Buying a used quad can be as fun as buying a used car. While the machines are very different, there can be the same smarmy dealership experience, and the potential for getting ripped off by buying someone else’s problems. Before you plop down your heard earned cash, let’s look at some good to know advice.
First, remember that you are buying a used machine, and it likely will not be perfect. This is not a bad deal, as the price comes down as wear goes up. Looking at ATVs on a budget? You can buy one 10 years old for a great price, and it won’t be pretty, but it could have many years of dependable riding left. On the other hand, an ATV with damage should go for a much lower price, as it needs work. This could be a deal breaker, but it could also be a steal if you are mechanically inclined and don’t mind doing the repairs yourself.
When looking for an ATV, narrow down your search by your riding style and needs. A side-by-side is quite a different animal from a 600cc sport ATV. Consider the landscape you will travel, how much you will need to carry, and how far you will be riding. That should narrow down your choices. Then start looking at every online source, from ATV Trader to Craigslist. Don’t be a manufacturer fanboy, as all the big guys make quality equipment. It is probably a good idea to steer clear of the Chinese brands, as for now their parts support is very lacking. If this is your first time on a certain model or brand, hit YouTube for owner reviews and advice before going to check it out.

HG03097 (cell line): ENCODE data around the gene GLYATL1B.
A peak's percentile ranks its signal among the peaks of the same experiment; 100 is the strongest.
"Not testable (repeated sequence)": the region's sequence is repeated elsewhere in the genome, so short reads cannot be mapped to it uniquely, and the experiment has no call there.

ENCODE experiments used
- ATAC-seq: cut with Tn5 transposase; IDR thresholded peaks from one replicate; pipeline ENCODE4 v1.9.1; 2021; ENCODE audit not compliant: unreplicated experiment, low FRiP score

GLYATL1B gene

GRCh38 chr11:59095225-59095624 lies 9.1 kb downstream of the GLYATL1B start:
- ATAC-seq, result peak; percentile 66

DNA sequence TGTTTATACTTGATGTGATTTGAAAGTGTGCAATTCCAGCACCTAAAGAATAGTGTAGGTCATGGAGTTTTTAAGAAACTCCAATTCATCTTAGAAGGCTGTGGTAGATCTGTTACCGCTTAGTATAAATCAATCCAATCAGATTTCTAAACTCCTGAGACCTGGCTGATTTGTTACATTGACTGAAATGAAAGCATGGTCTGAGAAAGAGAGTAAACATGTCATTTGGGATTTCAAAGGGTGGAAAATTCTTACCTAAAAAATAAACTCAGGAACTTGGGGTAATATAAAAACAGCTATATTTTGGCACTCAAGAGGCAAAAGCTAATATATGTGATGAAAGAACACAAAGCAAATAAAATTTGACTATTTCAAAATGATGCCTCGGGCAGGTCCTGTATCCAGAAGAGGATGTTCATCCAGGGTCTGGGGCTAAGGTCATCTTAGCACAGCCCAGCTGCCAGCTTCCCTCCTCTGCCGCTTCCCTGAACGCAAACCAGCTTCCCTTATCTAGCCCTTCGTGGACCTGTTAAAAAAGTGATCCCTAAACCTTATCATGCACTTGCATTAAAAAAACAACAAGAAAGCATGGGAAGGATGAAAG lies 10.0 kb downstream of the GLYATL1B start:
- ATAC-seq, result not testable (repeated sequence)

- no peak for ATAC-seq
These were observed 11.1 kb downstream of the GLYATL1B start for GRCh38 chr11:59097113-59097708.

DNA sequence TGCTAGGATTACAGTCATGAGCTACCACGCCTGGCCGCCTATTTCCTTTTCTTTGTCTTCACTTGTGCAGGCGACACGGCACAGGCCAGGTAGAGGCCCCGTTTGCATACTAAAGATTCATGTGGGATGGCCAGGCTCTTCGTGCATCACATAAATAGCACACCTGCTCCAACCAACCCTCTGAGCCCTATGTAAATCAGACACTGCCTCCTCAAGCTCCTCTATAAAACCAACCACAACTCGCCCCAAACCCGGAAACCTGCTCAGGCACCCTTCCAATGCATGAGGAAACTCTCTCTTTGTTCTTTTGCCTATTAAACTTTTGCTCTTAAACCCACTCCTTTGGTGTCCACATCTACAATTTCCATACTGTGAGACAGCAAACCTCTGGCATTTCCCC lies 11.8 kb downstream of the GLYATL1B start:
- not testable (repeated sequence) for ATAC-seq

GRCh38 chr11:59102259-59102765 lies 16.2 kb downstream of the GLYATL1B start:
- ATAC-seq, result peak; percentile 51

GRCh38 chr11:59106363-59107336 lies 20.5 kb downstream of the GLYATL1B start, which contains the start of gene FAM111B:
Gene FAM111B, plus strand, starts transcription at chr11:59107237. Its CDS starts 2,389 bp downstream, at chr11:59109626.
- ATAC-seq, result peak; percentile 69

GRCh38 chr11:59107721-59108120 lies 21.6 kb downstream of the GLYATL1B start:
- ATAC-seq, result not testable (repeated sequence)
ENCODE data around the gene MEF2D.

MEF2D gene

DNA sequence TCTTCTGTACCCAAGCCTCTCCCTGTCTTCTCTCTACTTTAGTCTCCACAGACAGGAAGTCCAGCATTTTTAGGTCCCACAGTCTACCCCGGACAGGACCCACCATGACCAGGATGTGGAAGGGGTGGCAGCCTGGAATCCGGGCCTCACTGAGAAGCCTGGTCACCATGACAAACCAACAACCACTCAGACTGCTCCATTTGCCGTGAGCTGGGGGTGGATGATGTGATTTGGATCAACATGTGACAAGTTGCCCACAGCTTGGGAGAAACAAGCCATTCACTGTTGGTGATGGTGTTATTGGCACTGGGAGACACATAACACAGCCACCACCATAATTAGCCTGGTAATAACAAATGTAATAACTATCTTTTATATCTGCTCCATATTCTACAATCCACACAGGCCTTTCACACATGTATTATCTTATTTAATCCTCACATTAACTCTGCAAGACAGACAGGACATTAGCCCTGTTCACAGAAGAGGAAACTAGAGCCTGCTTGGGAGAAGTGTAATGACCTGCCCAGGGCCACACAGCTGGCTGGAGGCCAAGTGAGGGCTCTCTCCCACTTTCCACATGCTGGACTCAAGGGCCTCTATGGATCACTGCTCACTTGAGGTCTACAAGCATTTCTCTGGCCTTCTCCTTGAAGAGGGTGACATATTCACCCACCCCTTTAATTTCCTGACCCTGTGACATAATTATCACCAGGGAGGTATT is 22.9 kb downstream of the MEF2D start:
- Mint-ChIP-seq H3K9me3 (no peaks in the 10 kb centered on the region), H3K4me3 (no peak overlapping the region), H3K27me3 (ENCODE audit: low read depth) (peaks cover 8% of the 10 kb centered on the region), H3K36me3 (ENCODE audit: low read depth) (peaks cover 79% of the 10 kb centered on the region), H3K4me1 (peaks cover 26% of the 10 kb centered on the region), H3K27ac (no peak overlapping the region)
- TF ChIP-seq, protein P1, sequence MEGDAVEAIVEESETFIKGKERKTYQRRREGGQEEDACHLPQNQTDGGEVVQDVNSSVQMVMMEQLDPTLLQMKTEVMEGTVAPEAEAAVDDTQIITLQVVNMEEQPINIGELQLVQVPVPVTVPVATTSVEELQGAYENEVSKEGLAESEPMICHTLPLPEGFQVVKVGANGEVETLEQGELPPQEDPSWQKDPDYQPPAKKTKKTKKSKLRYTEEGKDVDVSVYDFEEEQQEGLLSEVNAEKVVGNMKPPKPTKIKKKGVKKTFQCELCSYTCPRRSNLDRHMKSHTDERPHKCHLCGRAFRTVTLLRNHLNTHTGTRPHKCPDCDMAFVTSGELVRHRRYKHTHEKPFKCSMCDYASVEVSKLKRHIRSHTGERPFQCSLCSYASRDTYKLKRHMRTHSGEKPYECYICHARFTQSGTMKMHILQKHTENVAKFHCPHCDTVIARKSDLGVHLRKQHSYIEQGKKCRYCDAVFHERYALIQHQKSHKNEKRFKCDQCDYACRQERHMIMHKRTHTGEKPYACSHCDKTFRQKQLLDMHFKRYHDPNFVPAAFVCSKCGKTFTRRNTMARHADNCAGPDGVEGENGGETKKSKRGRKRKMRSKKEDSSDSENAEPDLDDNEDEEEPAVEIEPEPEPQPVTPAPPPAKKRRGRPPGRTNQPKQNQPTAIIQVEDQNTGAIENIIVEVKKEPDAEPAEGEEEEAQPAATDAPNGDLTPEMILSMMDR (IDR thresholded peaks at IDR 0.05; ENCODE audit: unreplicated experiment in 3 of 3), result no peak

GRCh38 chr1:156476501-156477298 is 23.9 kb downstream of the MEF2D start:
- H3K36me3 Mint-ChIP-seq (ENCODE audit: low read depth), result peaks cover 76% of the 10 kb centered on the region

Once you find an ATV for sale that meets your needs and is in budget, it’s time to test drive. Ideally, it should be ready to ride once you buy it, so check the tires for wear, and if the previous owner is there, ask about any needed maintenance or damage repair. Sit on it to see if it fits properly and is comfortable. Check to make sure the suspension is level when you are on, as that could be a clue of hidden damage. Start the quad and check the exhaust for any smoke, an indicator of ring damage. It’s not a deal-breaker, but should drop the price. Once the engine is warmed up, take it for a spin, noting the steering and brakes. Does it accelerate well, and shift properly? Don’t be distracted by the fun ride. This is a business transaction, so pay attention to how the machine rides. Be sure to work it over some light obstacles and rough terrain, checking for any unusual noises or handling issues.
Finally, have some safety equipment before you go out riding on your own. All manufacturers recommend a helmet. New ones are very reasonably priced, and will keep your noggin protected. Also look into riding boots, or at least a set of general purpose work boots, if you have nothing else.